A measure designed to give health care patients more control over their care is now in effect in Anchorage.
The concept is simple: Give patients a price estimate when they ask.
The goals are more complex.
"The first is just to empower health care consumers, and that's not totally empty jargon, that's real," said Bill Falsey, Anchorage municipal attorney, who will soon take over as city manager.
When asked, all Anchorage medical providers — including physicians, physical therapists, chiropractors, dietitians, dentists and psychologists — must provide price estimates. Emergency medical care is an exception, since care must be administered immediately.
The second goal is to help bring down health care costs through increased price transparency — a standard economic theory, Falsey said.
"If we're going to have a health care market, it should function like a market. And information is critical," Falsey said.
"If people are able to get a better sense of what things will cost before they get the charges … they might not elect to get certain procedures," Falsey said. "They might actually shop around."
The ordinance went into effect in April, but the municipality didn't start enforcing the measure until September, Falsey said.
Now, each office must post signs explaining that patients can ask for cost estimates. Then, the office has 10 days to provide a range of costs. It must describe the procedures, include billing codes and additional fees.
Enforcement is based on consumer complaints. If a clinic doesn't comply with price reporting guidelines by the end of that 10-day window, or doesn't post the mandated signage, the provider may face fines of $100 per day, up to $1,000.
As of late October, no complaints had been made, Falsey said.
For some clinics, complying with the new law poses almost no additional burden. "The only thing that's different now is that we put a sign up," said Graham "Alec" Glass, neurologist at Peak Neurology and Sleep Medicine.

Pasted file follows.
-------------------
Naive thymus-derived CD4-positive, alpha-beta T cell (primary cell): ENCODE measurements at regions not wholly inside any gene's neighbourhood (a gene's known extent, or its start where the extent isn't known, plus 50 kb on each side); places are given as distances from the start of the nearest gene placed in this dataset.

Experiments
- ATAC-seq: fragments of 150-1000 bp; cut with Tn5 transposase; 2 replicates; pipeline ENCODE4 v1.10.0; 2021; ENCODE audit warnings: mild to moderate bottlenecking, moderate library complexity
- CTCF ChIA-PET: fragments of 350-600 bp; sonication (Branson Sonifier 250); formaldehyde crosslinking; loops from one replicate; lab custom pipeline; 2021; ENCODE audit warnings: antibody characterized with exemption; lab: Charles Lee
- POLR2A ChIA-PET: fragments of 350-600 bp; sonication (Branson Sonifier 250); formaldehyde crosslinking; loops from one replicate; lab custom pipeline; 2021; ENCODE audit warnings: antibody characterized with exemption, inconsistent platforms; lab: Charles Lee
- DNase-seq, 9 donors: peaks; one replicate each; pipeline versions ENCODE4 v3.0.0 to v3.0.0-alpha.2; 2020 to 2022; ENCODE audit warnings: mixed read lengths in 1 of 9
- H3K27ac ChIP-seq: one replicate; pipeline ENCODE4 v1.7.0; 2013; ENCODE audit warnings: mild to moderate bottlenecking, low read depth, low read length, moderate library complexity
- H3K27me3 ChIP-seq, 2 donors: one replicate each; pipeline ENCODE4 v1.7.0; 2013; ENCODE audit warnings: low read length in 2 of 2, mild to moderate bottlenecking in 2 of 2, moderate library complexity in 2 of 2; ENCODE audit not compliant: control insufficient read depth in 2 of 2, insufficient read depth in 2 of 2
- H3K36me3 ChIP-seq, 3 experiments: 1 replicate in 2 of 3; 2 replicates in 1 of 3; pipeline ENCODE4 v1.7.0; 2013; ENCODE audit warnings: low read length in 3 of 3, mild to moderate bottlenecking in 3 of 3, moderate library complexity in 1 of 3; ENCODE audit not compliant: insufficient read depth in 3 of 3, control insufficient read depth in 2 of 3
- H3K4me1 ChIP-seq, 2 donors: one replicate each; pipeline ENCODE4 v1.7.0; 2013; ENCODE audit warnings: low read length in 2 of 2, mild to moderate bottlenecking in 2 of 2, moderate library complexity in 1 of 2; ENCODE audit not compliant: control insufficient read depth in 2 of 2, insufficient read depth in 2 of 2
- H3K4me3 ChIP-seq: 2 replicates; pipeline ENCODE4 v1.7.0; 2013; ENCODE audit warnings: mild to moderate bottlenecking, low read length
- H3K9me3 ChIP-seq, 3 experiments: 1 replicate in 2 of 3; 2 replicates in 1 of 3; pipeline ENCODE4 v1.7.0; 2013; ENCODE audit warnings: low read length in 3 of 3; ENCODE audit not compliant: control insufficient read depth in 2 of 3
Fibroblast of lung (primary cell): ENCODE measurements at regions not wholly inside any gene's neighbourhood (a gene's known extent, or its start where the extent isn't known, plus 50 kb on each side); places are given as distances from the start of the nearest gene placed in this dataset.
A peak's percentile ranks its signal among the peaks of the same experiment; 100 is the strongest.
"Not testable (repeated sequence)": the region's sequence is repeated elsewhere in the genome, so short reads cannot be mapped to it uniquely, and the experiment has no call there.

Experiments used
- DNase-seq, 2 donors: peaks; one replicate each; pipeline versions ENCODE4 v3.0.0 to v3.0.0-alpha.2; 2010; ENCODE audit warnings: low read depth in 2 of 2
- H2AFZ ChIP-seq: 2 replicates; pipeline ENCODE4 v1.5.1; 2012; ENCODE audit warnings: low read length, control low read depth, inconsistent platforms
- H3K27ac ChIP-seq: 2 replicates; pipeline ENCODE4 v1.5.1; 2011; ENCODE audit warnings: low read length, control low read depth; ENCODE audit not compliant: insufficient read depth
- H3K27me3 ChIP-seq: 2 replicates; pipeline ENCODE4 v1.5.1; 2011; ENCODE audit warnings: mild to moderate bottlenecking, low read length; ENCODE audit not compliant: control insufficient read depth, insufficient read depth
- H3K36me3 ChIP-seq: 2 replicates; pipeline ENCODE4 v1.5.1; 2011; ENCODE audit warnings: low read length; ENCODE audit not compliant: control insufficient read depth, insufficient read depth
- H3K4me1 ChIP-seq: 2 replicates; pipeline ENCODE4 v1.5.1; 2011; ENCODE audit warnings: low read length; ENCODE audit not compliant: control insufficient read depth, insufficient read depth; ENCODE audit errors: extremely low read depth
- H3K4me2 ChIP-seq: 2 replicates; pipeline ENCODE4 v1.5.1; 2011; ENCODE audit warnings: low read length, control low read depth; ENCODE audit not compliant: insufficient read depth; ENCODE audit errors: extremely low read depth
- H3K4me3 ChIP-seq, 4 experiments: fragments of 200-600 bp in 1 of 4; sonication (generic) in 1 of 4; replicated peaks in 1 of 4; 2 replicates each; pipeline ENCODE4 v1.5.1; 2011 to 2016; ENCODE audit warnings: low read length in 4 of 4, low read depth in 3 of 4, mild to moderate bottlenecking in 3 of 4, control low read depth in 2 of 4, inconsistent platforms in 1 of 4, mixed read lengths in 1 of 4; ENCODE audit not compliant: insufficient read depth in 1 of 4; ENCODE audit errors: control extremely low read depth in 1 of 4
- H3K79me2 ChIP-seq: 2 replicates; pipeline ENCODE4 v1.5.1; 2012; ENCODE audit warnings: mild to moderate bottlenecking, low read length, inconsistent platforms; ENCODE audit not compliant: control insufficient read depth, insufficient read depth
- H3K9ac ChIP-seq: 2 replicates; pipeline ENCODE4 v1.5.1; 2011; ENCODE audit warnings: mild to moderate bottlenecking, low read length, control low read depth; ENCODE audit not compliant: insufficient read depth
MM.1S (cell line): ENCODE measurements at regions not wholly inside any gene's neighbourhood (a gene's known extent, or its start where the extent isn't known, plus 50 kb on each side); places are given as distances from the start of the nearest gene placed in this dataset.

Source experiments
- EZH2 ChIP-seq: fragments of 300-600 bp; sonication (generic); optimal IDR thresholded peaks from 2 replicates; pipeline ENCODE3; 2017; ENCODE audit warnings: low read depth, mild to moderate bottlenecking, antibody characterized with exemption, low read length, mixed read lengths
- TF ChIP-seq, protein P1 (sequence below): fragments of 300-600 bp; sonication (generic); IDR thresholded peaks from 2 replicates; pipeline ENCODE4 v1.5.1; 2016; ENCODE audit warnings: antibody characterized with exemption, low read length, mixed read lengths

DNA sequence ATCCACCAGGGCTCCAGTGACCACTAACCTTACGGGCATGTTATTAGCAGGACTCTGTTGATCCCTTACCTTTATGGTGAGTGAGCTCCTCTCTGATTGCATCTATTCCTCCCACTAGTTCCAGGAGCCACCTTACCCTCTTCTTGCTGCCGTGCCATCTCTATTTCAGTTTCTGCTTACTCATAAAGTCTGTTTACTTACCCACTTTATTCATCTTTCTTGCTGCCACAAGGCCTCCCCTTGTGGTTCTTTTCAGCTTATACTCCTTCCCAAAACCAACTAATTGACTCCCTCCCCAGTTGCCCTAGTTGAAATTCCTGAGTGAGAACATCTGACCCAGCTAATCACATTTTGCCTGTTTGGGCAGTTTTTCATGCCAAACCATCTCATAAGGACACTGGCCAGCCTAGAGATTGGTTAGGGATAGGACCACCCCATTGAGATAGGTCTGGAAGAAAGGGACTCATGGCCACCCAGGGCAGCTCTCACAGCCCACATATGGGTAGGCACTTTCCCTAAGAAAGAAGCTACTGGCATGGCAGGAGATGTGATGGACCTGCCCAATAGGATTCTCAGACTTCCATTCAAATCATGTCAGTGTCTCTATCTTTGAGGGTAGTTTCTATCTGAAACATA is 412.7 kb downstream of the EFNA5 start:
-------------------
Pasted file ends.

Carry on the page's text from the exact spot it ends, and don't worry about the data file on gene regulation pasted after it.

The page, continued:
The clinic's billing manager already drafts estimates because "the reality is it makes for unhappy patients" when people get unexpected bills, he said.
But it may be more of a challenge for hospitals, where an inpatient setting leads to more complications, Glass said.
"We support transparency but we also recognize the difficulty within our current system in providing accurate information," said Becky Hultberg, president and CEO of the Alaska State Hospital Association.
Hospitals already provide price estimates, Hultberg said, and at its September meeting, the hospital association signed off on a price transparency principle and checklist that sets standard transparency goals.
Still, Hultberg said that insurance companies, not hospitals, are the best way to get accurate information on what a patient will actually pay.
Insurers can tell patients whether the clinics are in network and what their deductible is, among other specifics about their health care plans. Insurers aren't affected by the ordinance.
The idea that the ordinance will drive down prices has been met with some skepticism.
One common idea in the health care industry is that patients only care about price up to the point where they max out their deductible — charges beyond that don't matter much to them.
"Consumers are only price sensitive up to the point of their out-of-pocket exposure, which for some is fairly low. In our experience, relatively few consumers seek cost information," Hultberg wrote in an email.
"Given the many factors influencing health care costs and consumer decision-making, we do not believe this ordinance will have a significant impact," Hultberg wrote.
Glass agreed that the ordinance's impact on prices may not be much. "I think it will have marginal impact, but it may have some," he said.
But "it's an incremental step in the right direction because ultimately … it gets closer to allowing a market to actually work in the health care field," Glass said.
Health care patients who want to file a complaint can call the Anchorage Department of Health and Social Services at (907) 343-4260.